Mac antivirus maker Intego has published an interesting alert about a potential OS X virus that an enterprising individual is trying to sell through auction. With absolutely no technical information to go on, the antivirus maker is treating the announcement with caution.
Based on the rate and type of vulnerabilities identified by projects like the Month of Apple Bugs it isn't too far fetched to expect that there are dozens or even hundreds of OS X specific viruses/malware creations that are sitting on the systems of their developers but which do not have many opportunities for widespread distribution.
Some of the more successful OS X-specific pieces of malware have been distributed through file sharing sites and P2P applications, usually claiming to be for highly desirable software. A 5 to 10MB download for an application suite that should be 500-600MB generally leaves clues as to something not being quite right.
More common, though, are exploit attempts against QuickTime and popular OS X web browsers, with US developer Sunbelt Software having identified and tracked a number of these types of vulnerability, though their effectiveness at infecting OS X targets in the wild isn't known. The exploits used in these types of attack will compromise a victim's system, but there aren't any readily available figures as to how many victims have actually been affected by them.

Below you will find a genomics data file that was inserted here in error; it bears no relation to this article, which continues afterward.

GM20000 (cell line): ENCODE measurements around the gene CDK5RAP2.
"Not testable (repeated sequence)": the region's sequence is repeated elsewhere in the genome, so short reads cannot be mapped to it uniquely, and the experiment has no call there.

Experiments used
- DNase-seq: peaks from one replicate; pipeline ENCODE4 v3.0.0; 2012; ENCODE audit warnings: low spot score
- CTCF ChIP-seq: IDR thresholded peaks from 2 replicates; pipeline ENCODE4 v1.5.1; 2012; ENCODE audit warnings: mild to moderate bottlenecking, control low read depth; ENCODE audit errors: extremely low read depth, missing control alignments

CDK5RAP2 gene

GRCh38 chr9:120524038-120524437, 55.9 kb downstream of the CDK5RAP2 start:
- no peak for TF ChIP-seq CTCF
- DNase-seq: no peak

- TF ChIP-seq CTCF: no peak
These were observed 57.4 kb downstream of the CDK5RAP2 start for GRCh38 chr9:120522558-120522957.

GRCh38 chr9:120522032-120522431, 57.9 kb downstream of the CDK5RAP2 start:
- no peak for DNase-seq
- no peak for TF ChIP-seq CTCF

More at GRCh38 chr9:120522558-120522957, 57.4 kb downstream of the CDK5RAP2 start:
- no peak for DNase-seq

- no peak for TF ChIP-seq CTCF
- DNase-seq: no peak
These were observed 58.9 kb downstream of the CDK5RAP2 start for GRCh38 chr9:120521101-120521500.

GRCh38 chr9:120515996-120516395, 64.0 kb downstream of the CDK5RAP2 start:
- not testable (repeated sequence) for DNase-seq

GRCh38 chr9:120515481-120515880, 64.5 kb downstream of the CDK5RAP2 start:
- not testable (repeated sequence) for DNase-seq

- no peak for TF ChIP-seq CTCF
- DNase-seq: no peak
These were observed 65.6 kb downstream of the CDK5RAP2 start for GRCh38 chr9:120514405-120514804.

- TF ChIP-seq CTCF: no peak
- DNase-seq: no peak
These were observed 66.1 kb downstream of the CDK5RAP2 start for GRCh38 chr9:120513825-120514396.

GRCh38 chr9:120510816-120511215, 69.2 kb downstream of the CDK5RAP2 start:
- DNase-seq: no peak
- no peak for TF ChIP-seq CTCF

From Intego's posting, it appears that the enterprising auctioneer seems determined to make sure that his name is one that is not forgotten when it comes to Apple security, claiming that his exploit is a poisoned ZIP archive that will "KO the system and Hard Drive" when unarchived.
From appearing on July 21, to disappearing soon after Intego's post, there is more mystery than substance about the hacker, the claimed vulnerability and the site itself.